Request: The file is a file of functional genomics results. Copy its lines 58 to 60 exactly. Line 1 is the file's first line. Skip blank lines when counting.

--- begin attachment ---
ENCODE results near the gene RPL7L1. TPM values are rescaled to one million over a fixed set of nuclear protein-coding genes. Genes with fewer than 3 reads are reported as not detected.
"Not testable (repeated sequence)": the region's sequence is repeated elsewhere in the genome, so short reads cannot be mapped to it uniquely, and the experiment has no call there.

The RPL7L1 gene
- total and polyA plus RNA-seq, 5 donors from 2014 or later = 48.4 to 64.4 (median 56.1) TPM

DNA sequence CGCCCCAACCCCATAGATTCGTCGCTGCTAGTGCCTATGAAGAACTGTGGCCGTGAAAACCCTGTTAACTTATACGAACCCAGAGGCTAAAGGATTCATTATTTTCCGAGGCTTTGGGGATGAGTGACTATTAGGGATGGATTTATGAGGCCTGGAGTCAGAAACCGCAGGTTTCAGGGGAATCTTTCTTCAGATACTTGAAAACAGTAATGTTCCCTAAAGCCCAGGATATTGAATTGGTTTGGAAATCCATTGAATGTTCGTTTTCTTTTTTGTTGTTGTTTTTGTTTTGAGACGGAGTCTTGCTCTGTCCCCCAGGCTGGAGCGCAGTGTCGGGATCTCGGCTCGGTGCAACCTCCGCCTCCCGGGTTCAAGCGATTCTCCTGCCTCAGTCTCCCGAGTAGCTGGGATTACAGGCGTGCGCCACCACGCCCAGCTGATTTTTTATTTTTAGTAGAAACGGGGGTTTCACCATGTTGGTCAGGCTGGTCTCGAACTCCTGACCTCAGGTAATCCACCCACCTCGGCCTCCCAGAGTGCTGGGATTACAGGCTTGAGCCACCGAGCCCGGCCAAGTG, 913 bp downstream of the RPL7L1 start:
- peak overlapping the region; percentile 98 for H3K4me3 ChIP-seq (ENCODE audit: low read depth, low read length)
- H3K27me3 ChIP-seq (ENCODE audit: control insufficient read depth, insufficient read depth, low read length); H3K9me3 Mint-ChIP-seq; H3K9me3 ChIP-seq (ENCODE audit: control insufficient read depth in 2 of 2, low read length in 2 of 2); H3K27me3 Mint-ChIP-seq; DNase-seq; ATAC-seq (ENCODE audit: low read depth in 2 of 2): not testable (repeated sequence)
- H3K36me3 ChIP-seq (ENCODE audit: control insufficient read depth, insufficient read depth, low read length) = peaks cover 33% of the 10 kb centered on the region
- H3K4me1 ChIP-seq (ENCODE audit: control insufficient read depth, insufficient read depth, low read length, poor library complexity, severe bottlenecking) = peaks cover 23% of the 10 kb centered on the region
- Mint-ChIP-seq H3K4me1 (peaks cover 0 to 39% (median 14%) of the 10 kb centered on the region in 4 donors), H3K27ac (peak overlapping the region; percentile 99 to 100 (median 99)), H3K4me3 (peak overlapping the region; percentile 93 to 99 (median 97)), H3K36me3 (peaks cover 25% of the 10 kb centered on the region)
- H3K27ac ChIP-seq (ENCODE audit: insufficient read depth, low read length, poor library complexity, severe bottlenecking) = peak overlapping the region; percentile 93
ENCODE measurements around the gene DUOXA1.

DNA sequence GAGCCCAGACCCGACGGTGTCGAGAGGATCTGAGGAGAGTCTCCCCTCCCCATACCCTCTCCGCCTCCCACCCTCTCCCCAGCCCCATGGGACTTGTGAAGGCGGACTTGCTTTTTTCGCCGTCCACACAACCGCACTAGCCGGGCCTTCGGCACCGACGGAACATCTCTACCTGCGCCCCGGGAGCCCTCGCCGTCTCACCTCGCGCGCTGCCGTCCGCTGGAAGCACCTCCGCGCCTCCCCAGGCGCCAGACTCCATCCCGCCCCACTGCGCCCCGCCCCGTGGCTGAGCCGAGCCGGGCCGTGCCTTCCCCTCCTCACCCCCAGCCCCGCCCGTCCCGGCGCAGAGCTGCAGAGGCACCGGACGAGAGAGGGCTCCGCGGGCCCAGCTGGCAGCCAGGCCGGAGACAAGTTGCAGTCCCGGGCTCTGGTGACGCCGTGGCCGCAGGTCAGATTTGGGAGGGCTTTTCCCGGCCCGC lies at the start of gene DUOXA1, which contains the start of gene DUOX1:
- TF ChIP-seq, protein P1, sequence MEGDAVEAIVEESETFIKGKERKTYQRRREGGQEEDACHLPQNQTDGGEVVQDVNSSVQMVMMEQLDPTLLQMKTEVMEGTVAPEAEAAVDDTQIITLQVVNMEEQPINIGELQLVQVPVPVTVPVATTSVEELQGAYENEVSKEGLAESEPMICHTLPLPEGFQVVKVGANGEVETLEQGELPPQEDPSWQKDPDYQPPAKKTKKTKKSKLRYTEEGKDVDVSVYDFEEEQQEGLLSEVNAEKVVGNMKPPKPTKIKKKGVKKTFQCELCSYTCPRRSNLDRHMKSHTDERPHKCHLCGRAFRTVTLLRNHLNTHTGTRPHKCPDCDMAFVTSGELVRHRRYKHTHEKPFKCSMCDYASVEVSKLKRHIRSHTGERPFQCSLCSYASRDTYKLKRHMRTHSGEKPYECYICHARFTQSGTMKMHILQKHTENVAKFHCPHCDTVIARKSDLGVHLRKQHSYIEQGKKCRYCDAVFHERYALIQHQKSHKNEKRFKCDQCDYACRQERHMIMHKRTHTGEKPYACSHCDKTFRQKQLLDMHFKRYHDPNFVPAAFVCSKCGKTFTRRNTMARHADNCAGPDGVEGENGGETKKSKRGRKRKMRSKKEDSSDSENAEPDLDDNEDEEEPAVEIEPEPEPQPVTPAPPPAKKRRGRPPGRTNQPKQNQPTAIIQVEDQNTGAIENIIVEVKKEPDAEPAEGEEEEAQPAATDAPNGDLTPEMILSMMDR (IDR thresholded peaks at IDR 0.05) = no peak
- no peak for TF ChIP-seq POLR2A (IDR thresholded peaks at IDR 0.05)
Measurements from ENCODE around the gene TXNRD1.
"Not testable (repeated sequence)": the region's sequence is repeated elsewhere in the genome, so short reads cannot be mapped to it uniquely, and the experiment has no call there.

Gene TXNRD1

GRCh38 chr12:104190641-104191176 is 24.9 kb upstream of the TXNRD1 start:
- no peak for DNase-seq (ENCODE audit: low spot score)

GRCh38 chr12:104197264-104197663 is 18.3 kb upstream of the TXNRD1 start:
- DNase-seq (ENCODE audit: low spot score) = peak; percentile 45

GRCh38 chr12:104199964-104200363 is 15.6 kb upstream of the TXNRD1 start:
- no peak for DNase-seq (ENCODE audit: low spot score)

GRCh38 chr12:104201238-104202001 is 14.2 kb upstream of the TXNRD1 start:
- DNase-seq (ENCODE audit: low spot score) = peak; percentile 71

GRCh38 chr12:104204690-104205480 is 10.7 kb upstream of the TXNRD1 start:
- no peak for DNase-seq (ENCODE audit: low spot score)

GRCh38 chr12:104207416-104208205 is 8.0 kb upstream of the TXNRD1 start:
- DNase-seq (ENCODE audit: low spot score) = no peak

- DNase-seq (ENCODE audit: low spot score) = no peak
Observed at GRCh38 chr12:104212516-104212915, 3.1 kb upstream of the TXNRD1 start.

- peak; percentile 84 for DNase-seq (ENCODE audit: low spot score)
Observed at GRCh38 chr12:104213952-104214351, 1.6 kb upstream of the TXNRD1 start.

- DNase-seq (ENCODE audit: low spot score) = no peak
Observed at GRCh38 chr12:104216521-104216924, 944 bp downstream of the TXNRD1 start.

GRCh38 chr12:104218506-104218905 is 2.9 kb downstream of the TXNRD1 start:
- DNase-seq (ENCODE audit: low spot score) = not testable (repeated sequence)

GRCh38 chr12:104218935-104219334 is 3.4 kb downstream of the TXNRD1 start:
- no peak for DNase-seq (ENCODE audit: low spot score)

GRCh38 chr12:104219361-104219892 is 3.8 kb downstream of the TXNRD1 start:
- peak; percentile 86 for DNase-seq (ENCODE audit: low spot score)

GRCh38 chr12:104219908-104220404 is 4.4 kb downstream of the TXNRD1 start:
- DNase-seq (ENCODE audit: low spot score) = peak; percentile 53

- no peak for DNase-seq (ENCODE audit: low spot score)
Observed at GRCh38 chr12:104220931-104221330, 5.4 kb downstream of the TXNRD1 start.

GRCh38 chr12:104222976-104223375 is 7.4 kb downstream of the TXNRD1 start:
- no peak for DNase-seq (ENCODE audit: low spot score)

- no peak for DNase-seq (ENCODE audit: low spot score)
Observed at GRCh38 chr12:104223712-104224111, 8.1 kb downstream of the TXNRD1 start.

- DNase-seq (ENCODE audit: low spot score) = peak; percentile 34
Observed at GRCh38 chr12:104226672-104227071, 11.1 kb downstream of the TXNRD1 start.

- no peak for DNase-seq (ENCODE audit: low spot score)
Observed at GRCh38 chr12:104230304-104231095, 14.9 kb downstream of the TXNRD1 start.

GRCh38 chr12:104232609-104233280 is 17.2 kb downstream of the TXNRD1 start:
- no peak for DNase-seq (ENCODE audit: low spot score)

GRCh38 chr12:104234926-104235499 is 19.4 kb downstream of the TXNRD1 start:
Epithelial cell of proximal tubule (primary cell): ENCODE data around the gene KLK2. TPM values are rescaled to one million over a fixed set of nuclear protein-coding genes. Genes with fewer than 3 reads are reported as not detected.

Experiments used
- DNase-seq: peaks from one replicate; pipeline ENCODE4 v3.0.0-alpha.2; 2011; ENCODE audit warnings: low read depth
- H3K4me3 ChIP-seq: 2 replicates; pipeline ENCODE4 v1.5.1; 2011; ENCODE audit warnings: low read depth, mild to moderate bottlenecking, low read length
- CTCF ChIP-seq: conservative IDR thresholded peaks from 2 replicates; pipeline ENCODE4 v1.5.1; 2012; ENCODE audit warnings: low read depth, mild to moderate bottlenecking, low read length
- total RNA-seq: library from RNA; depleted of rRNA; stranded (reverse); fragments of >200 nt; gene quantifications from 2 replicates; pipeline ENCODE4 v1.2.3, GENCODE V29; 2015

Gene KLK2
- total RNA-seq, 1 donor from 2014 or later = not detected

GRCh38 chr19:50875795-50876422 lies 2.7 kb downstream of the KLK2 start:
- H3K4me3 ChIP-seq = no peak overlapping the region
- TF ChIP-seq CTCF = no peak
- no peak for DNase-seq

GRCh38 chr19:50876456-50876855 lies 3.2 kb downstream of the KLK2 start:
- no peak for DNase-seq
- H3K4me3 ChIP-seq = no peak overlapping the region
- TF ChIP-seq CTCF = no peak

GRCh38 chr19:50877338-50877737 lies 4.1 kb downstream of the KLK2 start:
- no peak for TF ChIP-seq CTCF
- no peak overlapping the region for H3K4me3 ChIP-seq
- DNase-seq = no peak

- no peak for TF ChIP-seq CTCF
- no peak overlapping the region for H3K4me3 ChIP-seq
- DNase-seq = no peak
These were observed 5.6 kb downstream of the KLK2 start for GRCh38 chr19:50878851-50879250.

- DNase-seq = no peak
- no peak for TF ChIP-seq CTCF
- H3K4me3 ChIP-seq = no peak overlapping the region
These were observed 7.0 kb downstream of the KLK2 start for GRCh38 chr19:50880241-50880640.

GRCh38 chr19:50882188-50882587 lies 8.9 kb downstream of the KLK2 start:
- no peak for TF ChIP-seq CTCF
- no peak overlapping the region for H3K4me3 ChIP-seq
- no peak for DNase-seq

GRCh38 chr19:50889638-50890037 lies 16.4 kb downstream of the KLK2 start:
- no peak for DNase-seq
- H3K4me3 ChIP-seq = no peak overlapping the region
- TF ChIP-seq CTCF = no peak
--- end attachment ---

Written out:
Epithelial cell of proximal tubule (primary cell): ENCODE data around the gene KLK2. TPM values are rescaled to one million over a fixed set of nuclear protein-coding genes. Genes with fewer than 3 reads are reported as not detected.

Experiments used
- DNase-seq: peaks from one replicate; pipeline ENCODE4 v3.0.0-alpha.2; 2011; ENCODE audit warnings: low read depth